But that wasn’t the last they saw of that seafood. The next morning at 6 A.M., the two men were ready to start another day of pitches in San Diego before heading out to Los Angeles and San Francisco. At their first meeting, Gillis opened the book and a crab claw fell out onto the table.

At one point, after a series of twenty-hour days, Gillis ran out of steam. In the middle of an afternoon presentation, he just couldn’t speak anymore.

"I’m out of gas," Gillis whispered to McCreery. "I don’t think I’ve got it in me to finish."

"You’re not going to die on me, are you?" McCreery asked.

Through an act of will, Gillis took a breath and made it through the presentation. Such is the glamour of leading an IPO.

Looking Back

More than two years after closing the original management buyout, Gillis, McCreery, and I met again in the Market Street Bar & Grill to look back. Back on that auspicious day in late 1996 when I had first met McCreery at this same spot to discuss the deal, they were crazy dreamers who actually had the chutzpah to think they could pull off this wild deal. Now they are leaders of one of the most successful management buyouts ever--and multimillionaires. And through that one deal, I realized one of my largest business dreams and became chairman of the board of a wonderful software company publicly traded on the Big Board. A lot has changed.

Across my desk, I see hundreds of potential deals that are just as crazy. Many fall by the wayside because managers don’t have the vision, know-how, or guts to make them happen. Gillis and McCreery would be the first to tell you that this roller coaster is not for the faint of heart. But it is one hell of a ride.

"Everybody tells you what you can’t do and you have to totally ignore it," Gillis said. "They say you can’t buy it from the Germans. You can’t take it public. You can’t grow it. You can’t make it profitable. You can’t do your own products. Don’t listen. You just have to do your own thing. Then, once you do it, everyone says, ‘I knew you guys could do it.’ You get all this outside noise, but you just have to ignore it and keep going."

Was it a good deal for the German parent? Absolutely. Software AG Germany, snatched out of the jaws of death, survived and grew nicely under Koenigs’s and Dawedeit’s leadership. In 1999, following the U.S. example, Software AG did its own IPO--the largest European software IPO ever. It is now is itself a public company with a quarter billion dollars in the bank. It also still retains a stake in the U.S. firm and receives a large and growing royalty stream on product sales. "Tell me that was a mistake," said McCreery. "You freed us. We send through a lot more money because we are free. You’re a healthy, viable company and it turned around the day you did the deal."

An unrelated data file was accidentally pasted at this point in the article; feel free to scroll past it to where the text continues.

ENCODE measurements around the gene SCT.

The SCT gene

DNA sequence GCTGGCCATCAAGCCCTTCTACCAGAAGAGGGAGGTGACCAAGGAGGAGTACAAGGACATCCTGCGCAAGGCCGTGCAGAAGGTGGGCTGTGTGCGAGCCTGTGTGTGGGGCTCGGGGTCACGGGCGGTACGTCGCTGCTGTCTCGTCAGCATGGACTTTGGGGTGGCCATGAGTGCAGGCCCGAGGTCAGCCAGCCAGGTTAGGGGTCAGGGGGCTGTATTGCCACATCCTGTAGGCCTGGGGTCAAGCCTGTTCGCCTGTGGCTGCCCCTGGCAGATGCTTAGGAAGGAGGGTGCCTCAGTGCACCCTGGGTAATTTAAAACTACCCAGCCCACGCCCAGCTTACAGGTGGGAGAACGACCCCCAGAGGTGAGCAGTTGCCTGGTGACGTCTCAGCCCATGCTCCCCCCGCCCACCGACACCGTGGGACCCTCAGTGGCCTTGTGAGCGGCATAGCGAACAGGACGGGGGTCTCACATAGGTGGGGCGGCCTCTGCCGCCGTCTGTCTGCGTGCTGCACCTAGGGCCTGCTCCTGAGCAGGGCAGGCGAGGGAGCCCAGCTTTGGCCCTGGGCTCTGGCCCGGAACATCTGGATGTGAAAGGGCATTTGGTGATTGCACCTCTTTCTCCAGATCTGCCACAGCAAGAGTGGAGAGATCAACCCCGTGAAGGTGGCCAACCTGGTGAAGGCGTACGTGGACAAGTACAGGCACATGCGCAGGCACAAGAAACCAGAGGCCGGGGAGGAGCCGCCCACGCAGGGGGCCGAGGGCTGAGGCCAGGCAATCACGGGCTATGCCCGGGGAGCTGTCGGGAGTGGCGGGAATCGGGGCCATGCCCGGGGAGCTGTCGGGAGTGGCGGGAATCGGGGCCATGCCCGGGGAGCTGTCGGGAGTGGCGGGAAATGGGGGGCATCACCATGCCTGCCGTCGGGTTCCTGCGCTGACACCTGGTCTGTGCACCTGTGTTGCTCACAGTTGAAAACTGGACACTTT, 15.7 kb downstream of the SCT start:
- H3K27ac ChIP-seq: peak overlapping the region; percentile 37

I asked Gillis and McCreery: How has this changed your life? "Dramatically," says Gillis. And McCreery chimes in wryly, "What life?"

"Oh, it’s changed dramatically for me and for Harry," said Gillis. "We’re both financially much more secure than we ever were before. It has been fun to do a deal like this. It was exciting, and I think it’s just starting. There have been ups and downs trying to make it work, but I think we’ve got a good management team and we believe we can make it happen. We’re gaining momentum."

Bringing Their Dream to the World

What was the high point of the experience? Both men agreed it was when they took their new company to the New York Stock Exchange with the IPO on November 18, 1997. The night before, we all drank brandy and smoked cigars at the Windows on the World restaurant at the top of the New York World Trade Center. The next day, we were there for the opening bell and stayed at the exchange through the day--watching the stock, which had a value of $1.47 when we bought the company six months earlier, climb to $10.25 at the close.

At the end of the day, McCreery woke up Gillis from the sofa where he had crashed just off the NYSE platform. The president of the NYSE led Gillis, McCreery, and me, along with other employees and family, onto the crowded platform overlooking the exchange. The trading floor below seethed like an anthill. Gillis slid the Lucite cover off the red bell button. It looked like the kind of button the president would push to launch a war. At fifteen seconds to 4 P.M., Gillis hit the button that starts the powerful, capitalistic chime of the closing bell and held it down with his left hand as he pounded the large, weathered wooden gavel with his right. It resounded against a pitted wooden chopping block where hundreds of leaders of industry have brought their dreams to the world. CNN and the world looked on. On the third blow of the gavel, the bell stopped ringing and the trading floor erupted into applause.

"That day was really a high point for me," said Gillis. "My family was there. The management team was there. We were all there. We’d just worked our asses off to get there."

"I just wish we could remember it," said McCreery.

"We’d done the deal," Gillis explained, "went through the banking, did the roadshow, and all of a sudden, you know, the culmination is you end up in New York at the NYSE and you’re absolutely exhausted. You’re really running on nothing."

"Yeah," said McCreery. "But it doesn’t get any better than that. It doesn’t get any better than that."